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Smokeless Tobacco Does Not Reduce Toxin Exposure

With countless studies all supporting a very strong link between smoking and the development of lung and other forms of cancer, many tobacco users opt against lighting up. Smokeless tobacco, they reason, doesn’t involve the inhalation of toxins into the lungs, so it must be better. That reasoning, however, doesn’t stand up to scrutiny. While the lungs may be spared from smoke inhalation courtesy of smokeless tobacco use, the overall exposure to nicotine and toxins actually goes up.

A recent study concluded that smokeless tobacco users experience a greater exposure to carcinogenic nitrosamines than their cigarette-smoking counterparts. Distribution of nicotine is also higher in smokeless tobacco.
The bottom line is that any form of tobacco use presents with a sharply increased chance of cancer development. While smokeless tobacco users may not increase odds for lung cancer, they are much more likely to develop mouth, throat and esophageal cancer, among others.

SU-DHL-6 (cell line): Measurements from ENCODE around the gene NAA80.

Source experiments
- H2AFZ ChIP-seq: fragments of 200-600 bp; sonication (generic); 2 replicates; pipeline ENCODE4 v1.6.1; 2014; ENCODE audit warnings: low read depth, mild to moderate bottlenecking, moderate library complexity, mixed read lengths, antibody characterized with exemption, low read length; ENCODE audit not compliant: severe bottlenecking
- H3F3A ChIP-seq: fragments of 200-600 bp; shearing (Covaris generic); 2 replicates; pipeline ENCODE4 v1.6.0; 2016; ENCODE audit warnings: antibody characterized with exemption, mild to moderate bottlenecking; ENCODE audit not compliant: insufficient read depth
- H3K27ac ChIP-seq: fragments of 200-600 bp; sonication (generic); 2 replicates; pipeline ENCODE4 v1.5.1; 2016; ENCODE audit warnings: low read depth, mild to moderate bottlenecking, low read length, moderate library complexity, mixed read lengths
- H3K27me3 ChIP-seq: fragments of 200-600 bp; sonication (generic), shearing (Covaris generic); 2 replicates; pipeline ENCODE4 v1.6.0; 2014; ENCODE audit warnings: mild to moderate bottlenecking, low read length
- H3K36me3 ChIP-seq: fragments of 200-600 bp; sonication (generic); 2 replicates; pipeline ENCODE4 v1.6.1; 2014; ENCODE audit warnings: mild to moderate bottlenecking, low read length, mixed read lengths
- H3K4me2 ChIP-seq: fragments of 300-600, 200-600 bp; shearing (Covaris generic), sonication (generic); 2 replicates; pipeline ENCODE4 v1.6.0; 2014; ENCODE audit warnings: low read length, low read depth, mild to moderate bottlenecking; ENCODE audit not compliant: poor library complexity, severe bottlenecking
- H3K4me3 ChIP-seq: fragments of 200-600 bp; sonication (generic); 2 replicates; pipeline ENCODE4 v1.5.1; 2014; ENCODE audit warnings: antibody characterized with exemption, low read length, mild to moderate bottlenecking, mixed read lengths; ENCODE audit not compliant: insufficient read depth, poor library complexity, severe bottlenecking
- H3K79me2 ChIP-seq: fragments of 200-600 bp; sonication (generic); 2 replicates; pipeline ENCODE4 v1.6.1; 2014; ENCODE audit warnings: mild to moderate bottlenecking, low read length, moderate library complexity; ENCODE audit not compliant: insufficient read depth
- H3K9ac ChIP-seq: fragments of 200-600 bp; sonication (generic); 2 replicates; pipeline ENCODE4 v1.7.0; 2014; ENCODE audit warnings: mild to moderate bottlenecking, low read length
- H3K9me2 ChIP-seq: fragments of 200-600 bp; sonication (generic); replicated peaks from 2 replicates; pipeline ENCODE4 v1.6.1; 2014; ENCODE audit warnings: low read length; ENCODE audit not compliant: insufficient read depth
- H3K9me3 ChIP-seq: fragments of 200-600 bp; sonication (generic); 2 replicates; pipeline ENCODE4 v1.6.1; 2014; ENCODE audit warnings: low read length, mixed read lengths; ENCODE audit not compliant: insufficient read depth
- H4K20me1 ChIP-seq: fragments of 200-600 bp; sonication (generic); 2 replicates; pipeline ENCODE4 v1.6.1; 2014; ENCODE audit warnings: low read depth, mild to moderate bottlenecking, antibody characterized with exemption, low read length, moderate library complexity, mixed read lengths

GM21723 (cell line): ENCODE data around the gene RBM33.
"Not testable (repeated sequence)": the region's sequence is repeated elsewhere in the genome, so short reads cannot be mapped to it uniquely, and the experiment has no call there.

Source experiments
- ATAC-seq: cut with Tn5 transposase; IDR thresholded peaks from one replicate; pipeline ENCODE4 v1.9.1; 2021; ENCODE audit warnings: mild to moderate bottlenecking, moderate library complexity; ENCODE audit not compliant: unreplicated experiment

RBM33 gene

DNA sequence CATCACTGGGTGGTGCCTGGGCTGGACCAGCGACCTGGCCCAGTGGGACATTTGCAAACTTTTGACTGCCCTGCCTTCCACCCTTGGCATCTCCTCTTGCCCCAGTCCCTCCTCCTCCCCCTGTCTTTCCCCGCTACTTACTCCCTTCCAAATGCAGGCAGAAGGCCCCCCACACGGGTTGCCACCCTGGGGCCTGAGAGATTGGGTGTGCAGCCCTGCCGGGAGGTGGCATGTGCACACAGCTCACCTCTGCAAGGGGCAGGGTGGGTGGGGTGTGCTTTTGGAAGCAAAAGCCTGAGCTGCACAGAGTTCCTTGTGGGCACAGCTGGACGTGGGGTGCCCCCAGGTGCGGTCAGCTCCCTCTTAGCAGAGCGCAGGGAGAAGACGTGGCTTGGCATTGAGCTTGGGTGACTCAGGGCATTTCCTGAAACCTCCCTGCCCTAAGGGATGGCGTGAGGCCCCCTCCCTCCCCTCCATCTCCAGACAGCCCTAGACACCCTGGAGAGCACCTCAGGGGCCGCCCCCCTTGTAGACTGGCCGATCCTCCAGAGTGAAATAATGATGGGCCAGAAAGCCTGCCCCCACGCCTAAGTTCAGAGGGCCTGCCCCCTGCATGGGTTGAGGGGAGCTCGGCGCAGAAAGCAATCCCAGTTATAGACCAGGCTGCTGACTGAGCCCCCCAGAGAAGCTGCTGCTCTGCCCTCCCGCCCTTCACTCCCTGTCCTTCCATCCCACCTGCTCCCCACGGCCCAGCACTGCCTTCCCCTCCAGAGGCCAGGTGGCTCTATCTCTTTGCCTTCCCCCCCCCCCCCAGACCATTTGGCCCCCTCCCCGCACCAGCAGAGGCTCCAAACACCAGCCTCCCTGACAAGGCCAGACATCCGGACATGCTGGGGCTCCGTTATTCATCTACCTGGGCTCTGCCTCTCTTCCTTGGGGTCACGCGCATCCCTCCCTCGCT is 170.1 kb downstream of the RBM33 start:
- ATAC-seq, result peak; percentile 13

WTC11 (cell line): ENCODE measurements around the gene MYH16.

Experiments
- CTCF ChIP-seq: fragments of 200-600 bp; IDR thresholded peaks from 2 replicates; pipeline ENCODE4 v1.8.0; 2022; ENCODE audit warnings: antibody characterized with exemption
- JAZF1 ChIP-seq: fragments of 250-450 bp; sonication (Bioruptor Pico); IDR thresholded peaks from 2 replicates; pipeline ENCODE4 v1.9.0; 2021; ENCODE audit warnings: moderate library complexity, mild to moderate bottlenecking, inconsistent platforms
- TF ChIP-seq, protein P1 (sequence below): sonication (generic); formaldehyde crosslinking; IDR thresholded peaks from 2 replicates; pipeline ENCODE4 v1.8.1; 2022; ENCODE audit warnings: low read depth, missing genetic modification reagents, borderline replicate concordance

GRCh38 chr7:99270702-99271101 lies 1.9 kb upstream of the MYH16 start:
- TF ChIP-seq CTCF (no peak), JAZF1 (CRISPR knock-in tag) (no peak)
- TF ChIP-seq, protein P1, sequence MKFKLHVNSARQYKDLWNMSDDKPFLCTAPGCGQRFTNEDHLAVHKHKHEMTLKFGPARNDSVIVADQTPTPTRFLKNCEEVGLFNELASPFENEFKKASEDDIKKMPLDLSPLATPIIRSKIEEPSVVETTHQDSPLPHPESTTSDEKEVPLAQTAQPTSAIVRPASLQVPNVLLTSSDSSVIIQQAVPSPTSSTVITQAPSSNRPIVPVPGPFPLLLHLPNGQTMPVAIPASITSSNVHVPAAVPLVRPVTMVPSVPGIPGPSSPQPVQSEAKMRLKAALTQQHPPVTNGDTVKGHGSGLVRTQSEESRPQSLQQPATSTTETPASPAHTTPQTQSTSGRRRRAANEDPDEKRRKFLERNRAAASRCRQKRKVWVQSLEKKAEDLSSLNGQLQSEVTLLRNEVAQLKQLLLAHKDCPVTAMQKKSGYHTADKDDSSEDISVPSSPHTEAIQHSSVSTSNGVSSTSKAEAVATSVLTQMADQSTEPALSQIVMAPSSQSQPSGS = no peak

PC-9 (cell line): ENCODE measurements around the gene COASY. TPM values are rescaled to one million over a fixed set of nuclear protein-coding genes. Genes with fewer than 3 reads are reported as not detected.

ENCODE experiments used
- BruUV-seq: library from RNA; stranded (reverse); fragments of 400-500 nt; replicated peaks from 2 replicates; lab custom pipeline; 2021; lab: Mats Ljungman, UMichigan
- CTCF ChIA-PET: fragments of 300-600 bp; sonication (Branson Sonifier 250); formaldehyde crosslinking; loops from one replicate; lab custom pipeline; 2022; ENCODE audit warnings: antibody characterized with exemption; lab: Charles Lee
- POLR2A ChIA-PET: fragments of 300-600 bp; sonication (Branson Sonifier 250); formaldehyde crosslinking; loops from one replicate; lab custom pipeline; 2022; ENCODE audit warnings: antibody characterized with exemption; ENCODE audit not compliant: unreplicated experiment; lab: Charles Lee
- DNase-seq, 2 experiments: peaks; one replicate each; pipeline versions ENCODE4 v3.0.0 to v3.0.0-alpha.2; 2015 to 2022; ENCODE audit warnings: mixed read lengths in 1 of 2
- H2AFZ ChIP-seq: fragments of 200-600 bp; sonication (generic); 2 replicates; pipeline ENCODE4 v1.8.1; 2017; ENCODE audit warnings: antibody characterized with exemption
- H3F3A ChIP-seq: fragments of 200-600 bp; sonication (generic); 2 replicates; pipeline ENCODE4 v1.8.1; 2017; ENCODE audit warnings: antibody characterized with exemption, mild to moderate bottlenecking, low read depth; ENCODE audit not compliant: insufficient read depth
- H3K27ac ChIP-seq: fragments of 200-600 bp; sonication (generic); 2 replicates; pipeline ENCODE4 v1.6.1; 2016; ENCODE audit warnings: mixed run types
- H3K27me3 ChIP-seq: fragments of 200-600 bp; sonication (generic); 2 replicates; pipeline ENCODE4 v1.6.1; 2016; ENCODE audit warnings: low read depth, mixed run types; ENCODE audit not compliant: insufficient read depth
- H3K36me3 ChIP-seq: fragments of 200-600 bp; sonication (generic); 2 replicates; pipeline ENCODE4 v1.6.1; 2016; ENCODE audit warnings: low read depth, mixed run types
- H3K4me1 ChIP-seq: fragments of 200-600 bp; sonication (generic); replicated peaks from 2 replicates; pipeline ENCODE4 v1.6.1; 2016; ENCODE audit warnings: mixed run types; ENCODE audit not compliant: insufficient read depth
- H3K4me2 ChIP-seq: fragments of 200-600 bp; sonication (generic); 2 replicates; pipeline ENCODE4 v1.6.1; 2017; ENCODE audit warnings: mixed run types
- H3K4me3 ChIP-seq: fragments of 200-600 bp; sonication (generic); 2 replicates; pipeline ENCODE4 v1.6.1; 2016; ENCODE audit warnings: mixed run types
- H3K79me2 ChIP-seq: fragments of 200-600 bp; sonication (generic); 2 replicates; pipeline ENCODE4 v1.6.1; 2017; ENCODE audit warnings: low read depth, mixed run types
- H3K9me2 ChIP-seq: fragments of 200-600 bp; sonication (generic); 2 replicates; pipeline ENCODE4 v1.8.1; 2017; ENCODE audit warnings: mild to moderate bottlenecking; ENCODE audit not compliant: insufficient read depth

Tobacco users in general can greatly reduce their cancer risks by kicking this habit once and for all. Medical professionals have developed cessation programs, medications and a variety of other tools that can help smokers and smokeless tobacco users walk away from the habit for good. Since both forms of tobacco addiction may create psychological and physical dependences, it is often recommended that would-be quitters take a multifaceted approach to quitting. Step-down nicotine replacement therapy combined with other efforts, for example, can be highly useful in both cases.

To find out more about the dangers of tobacco and the reasons to embark on a journey to quit, speak with a qualified healthcare provider. Tobacco users will find there are lots of resources available to help them walk away from the habit for good. While doing so isn’t a guarantee for improved health, it can greatly stack the odds in a former tobacco user’s favor.

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